# [racket] contracts on liberal function inputs: avoiding duplicate effort

 From: Matthias Felleisen (matthias at ccs.neu.edu) Date: Sat Feb 15 19:27:30 EST 2014 Previous message: [racket] contracts on liberal function inputs: avoiding duplicate effort Next message: [racket] contracts on liberal function inputs: avoiding duplicate effort Messages sorted by: [date] [thread] [subject] [author]

```On Feb 15, 2014, at 7:09 PM, Matthew Butterick wrote:

> Of course, these are not really contracts as we understand them. The docs for 'make-contract' say not to do this, if you read them carefully. So beware. I'm kind of curious what other people think of this application of the contract system, actually.
>
> Why is it an abuse of the contract system to define a contract that uses a projection to change the value?

If we were central bankers, we would keep a mathematical mode in the back of our mind to inform our decisions about real-world interest rates.

We are PL designers and so we keep the mathematical model of topological projections in the back of our mind to inform design decisions.

Here is the rough idea. A projection is a function that 'lowers' the value it gets. It's easiest to explain with trees (think of function as decision trees). The projection traverses the tree and prunes it at some places, usually by replacing a subtree with a leaf (bottom for functions, for example). It does NOT produce some other, unrelated tree. For 'flat' values, say numbers, the projection either passes it thru or replaces it with an error signal. That's the only kind of contract projection.

Reality: most central bankers have a Keynesian model in mind, and even though we now pretty much know, they haven't ruined the economy completely by following it. [Well some people may think that they are on their way.]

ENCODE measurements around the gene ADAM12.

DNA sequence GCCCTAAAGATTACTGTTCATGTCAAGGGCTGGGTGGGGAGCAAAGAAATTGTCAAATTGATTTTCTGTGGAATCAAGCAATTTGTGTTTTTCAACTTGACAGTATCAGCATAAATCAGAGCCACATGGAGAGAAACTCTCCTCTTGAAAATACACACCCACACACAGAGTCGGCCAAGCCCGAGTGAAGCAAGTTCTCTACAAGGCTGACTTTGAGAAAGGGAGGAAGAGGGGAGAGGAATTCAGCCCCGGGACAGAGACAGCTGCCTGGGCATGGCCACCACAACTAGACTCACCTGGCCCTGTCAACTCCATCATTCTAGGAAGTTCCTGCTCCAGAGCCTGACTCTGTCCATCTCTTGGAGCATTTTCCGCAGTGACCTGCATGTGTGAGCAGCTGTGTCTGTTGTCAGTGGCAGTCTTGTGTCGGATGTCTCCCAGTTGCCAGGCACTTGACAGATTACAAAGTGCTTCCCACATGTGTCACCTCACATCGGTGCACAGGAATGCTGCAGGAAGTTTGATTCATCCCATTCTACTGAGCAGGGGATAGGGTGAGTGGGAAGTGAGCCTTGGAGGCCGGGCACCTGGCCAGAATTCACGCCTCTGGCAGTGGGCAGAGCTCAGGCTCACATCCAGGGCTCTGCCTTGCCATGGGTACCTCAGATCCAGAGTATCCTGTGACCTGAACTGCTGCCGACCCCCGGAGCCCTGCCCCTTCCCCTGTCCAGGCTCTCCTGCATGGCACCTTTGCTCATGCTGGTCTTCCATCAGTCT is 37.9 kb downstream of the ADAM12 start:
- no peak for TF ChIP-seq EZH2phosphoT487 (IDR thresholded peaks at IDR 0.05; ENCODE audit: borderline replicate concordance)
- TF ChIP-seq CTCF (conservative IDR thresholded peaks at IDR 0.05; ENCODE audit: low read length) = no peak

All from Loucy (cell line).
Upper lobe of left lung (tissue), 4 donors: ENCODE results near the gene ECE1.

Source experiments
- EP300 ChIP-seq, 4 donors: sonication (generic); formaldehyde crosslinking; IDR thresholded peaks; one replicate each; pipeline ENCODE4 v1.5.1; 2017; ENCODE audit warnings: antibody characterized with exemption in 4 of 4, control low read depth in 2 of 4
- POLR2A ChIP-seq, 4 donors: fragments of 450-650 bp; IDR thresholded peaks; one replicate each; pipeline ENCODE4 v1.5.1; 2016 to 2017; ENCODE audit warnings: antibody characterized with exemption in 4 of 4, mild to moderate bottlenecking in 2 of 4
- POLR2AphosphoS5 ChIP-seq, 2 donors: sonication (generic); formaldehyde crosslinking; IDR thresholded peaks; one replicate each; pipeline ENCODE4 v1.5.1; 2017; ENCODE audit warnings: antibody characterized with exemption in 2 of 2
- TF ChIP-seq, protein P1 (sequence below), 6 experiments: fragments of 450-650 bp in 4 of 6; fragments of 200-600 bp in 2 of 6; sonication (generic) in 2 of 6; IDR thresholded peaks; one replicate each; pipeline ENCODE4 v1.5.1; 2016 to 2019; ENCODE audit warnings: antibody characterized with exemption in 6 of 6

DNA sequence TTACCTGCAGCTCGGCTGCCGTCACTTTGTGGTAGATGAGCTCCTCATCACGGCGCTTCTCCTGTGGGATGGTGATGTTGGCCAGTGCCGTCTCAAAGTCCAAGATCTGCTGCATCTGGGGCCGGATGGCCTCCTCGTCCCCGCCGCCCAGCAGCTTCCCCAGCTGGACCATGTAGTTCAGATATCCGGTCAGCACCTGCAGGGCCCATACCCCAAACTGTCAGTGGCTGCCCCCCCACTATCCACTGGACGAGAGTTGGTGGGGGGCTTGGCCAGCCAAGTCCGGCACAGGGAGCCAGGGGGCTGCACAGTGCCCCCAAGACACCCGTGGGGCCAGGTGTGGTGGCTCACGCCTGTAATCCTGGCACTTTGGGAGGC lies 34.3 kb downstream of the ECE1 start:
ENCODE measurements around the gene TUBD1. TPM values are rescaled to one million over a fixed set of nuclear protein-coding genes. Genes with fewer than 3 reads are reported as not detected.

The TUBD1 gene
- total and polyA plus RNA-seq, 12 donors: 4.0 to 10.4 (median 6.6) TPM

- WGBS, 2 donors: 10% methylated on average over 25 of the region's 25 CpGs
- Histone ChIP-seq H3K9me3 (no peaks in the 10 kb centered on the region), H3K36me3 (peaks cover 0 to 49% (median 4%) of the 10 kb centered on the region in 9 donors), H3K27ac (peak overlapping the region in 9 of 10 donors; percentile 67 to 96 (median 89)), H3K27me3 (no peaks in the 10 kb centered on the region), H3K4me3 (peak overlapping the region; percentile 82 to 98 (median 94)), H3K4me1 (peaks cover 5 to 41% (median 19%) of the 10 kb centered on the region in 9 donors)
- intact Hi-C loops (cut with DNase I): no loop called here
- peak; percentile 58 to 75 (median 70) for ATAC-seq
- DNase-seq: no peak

We know by now that a projection model is too naive. But we haven't ruined Racket yet :-) (probably because we now have Christos's channel model and complete monitoring ideas in mind and intuited them for a long time.).

-- Matthias

>
> The docs for make-contract say "The projection must either produce the value, suitably wrapped to enforce any higher-order aspects of the contract, or signal a contract violation." Is it never true that changing a value can be the "suitable wrapping"? (Or m I overlooking some other relevant part of the docs?)
>
> Consider this contract. It checks whether a value can be converted to a path. If so, it returns the converted value. If not, it fails. (This one's in quasicode, but I wrote a real one and it works as expected.) If this is abuse, it's very useful abuse.
>
> (define coerce/path?
>   (make-contract
>    #:name 'coerce/path?
>    #:projection (λ (b)
>                   (λ (x)
>                     (if (can-be-path? x)
>                         (convert-to-path x)
>                         (raise-blame-error
>                          b x
>                          '(expected: "~a" given: "~e")
>                          'can-be-path? x))))))
>
>
>
>
>
>
>
>
> On Mon, Nov 18, 2013 at 10:25 AM, Ryan Culpepper <ryanc at ccs.neu.edu> wrote: